Information security on campus – lessons from the US

On May 23 2012, Joshua Mauk got a nasty shock. Mauk, who works as an information security officer at the University of Nebraska, found that a critical database had been compromised on the school’s system. It wasn’t just any database, either, it was the Nebraska Student Information System (NeSIS), which held the personal details of 654,000 students.

“They got access to student data, financial aid and billing,” recalls Mauk, explaining that protecting networks in higher-education campus environments is often more difficult than in conventional private sector ones. “The main challenge with campuses is just that culture of openness,” he says.

According to the Open Security Foundation, 15% of data breaches since records began have happened at educational institutions. These places face a unique set of challenges that keep people like Mauk on their toes.

Many of these challenges are intimately bound together. For example, the network environment in universities is often sophisticated and intricate. This, in turn, is a result of higher education’s idiosyncratic organisational structure. These fragmented networks are common because of the decentralised nature of most schools. Mauk explains that universities have at least three parts: academic, research, and business. This inherent looseness creates challenges not only in technical infrastructure, but also in leadership and decision-making.

Universities also have to worry about those pesky users, who are a diverse bunch. Aaron Massey, a postdoctoral fellow at the Georgia Institute of Technology, describes a syndrome, well understood among IT admins in higher education, called Eternal September. Professors and IT staff used to get a constant stream of questions from clueless students in September, at the start of the academic year, as they grappled with networks and computing systems. To compound the problem, both students and tutors like to bring in their own devices, and the explosion of post-PC hardware over the last two years has exponentially expanded the number of platforms. Some administrators solve this problem by completely blocking access to administrative systems from unapproved devices.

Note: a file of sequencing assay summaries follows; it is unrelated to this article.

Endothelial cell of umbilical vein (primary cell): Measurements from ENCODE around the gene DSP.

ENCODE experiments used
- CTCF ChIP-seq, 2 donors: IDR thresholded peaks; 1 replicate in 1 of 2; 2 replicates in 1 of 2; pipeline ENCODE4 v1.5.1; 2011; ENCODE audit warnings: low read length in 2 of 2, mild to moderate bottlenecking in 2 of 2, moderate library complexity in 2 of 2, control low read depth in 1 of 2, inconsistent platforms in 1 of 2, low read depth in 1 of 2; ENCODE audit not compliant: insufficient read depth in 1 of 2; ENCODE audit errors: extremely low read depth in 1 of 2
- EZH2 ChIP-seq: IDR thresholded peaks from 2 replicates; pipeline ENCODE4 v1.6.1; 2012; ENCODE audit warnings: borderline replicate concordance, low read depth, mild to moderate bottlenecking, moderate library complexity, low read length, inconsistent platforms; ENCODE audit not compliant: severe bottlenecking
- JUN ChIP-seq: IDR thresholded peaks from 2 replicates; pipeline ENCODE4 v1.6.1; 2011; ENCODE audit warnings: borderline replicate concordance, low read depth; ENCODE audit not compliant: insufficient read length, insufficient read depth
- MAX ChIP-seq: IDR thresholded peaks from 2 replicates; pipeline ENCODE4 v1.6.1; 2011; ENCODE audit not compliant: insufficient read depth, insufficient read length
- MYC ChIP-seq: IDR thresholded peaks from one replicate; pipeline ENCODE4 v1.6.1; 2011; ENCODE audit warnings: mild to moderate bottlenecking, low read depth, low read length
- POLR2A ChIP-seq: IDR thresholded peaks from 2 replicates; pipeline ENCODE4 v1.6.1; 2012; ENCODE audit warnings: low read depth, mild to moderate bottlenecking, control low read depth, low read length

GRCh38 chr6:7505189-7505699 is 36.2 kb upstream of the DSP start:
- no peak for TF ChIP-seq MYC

Cohesion on campus isn’t enough, experts argue. Sharing information between academic institutions to establish and reinforce best practices is a key part of the process. Openness may be one of the educational sector’s biggest weaknesses from a cybersecurity standpoint, but it is also one of its saving characteristics.

The University of Nebraska is just one of many educational institutions across the globe that continues to tighten their security. Although the university notified all affected users of the compromise, over the next three to six weeks it narrowed the group of users at a higher risk from 600,000 to 150. In education, as elsewhere, compromises can happen. It’s how you respond that sets you apart from the pack.

Read full article at: TheGuardian


One thought on “Information security on campus – lessons from the US

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